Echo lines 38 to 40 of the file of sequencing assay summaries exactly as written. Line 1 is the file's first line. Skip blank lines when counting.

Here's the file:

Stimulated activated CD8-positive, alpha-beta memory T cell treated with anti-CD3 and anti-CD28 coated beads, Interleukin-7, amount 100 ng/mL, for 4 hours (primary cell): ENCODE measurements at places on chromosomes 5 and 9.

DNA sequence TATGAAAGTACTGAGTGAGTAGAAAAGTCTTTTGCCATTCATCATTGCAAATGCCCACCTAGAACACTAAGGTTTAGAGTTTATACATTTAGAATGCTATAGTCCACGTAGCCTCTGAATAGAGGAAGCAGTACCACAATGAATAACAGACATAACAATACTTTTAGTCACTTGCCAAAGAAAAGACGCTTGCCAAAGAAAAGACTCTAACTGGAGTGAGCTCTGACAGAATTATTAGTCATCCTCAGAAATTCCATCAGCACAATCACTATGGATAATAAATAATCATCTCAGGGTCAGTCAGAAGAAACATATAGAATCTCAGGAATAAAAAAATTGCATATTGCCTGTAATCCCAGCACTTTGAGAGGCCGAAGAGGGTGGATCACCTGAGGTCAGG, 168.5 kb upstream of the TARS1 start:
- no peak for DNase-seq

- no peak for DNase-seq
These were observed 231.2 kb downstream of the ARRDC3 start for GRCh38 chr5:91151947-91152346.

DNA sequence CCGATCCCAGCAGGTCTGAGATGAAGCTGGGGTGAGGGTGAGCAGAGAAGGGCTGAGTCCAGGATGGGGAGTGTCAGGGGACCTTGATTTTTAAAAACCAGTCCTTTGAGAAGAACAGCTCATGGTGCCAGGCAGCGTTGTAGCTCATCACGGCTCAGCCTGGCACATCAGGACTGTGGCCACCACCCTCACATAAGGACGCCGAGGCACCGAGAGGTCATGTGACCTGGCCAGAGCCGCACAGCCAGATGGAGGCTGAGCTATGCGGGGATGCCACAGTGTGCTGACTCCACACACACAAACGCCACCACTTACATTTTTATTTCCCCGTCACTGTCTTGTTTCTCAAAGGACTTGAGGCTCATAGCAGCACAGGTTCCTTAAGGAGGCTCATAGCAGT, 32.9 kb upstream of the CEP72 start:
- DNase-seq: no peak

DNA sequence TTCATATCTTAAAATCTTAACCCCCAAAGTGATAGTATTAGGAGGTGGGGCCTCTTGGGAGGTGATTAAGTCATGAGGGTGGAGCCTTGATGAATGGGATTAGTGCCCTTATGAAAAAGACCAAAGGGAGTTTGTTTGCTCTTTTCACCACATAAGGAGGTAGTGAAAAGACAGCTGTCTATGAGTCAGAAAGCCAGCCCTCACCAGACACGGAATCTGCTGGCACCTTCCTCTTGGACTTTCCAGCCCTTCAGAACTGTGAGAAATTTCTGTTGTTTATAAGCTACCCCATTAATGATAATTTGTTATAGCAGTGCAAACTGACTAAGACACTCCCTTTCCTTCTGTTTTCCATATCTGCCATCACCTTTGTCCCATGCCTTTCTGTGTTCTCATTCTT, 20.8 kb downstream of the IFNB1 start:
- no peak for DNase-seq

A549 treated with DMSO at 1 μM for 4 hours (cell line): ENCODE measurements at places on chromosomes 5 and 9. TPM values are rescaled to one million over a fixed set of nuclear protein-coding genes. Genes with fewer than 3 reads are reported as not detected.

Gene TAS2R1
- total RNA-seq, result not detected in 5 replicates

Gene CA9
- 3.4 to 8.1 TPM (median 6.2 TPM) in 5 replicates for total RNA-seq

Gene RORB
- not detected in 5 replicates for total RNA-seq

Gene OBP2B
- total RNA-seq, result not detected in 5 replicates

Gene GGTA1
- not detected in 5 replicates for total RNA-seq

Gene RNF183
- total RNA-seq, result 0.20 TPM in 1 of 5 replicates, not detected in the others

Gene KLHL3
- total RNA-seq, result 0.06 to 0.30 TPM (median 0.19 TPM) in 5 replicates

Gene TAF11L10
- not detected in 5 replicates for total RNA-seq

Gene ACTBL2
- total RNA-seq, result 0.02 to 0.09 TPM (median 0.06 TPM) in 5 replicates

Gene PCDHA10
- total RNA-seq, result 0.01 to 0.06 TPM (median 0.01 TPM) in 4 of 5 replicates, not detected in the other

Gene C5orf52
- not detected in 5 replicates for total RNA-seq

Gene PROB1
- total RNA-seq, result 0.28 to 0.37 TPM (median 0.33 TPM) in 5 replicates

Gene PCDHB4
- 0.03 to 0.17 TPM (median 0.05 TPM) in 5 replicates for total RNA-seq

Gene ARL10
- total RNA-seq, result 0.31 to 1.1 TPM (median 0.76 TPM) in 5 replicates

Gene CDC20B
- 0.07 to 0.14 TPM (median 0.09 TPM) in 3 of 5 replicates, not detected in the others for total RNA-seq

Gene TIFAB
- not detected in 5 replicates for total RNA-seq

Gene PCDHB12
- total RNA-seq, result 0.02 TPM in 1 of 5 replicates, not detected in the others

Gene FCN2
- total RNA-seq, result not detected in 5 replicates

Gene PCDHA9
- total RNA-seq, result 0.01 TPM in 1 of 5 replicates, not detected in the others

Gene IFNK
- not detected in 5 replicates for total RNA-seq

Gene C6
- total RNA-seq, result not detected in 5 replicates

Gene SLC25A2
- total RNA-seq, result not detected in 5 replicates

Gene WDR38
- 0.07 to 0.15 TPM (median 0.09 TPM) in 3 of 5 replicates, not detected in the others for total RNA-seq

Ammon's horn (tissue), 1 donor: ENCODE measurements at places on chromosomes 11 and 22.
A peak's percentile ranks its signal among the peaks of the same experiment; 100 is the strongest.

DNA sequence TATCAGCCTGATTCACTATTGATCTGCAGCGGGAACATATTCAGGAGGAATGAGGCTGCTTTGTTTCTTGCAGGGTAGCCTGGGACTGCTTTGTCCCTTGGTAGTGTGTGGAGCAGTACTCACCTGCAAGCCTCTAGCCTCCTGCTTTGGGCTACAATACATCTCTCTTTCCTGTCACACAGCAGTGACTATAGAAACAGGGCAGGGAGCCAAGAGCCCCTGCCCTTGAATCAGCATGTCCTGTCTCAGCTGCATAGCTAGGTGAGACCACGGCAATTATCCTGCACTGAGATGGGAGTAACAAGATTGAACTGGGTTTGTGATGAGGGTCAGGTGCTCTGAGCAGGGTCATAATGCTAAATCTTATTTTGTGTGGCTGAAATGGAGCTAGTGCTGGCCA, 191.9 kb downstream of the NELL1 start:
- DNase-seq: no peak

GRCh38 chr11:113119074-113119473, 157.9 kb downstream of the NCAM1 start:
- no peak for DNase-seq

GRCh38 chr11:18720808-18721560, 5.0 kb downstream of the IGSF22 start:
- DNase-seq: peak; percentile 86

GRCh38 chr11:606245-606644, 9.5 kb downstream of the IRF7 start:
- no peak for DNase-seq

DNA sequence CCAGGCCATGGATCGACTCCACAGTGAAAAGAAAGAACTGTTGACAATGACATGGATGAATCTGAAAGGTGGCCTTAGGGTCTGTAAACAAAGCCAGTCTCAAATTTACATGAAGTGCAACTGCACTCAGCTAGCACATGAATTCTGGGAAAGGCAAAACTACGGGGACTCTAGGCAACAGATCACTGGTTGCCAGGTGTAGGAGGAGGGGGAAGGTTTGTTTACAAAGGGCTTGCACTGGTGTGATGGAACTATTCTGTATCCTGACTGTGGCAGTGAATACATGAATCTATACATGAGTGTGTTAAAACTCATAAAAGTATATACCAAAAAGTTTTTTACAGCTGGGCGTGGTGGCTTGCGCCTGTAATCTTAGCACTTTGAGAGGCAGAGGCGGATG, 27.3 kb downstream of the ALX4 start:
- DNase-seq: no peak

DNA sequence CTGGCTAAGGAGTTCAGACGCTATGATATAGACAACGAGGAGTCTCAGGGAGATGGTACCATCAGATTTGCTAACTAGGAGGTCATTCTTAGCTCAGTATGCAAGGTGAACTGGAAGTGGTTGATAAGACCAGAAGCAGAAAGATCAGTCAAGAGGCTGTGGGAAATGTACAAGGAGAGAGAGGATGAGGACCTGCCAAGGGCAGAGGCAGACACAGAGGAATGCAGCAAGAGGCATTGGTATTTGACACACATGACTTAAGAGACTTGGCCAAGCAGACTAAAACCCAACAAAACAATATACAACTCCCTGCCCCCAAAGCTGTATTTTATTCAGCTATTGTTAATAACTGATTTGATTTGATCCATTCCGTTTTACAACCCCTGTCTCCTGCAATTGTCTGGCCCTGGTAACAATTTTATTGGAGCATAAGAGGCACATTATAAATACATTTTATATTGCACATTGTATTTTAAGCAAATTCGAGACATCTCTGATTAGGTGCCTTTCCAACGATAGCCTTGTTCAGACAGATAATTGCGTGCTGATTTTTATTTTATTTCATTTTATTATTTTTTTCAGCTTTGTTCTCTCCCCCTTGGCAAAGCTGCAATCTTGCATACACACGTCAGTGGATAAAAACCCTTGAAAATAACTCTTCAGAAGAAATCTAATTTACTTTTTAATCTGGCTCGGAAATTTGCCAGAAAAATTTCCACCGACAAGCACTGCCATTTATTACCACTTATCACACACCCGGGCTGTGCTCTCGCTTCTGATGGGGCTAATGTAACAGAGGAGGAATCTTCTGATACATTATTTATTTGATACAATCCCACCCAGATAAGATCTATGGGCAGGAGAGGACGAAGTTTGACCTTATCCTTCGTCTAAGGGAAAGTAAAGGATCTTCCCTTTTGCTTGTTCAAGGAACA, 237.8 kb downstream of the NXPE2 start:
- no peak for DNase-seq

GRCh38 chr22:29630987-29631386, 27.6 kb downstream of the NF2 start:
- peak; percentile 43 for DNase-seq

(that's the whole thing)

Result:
- total RNA-seq, result 0.31 to 1.1 TPM (median 0.76 TPM) in 5 replicates

Gene CDC20B
- 0.07 to 0.14 TPM (median 0.09 TPM) in 3 of 5 replicates, not detected in the others for total RNA-seq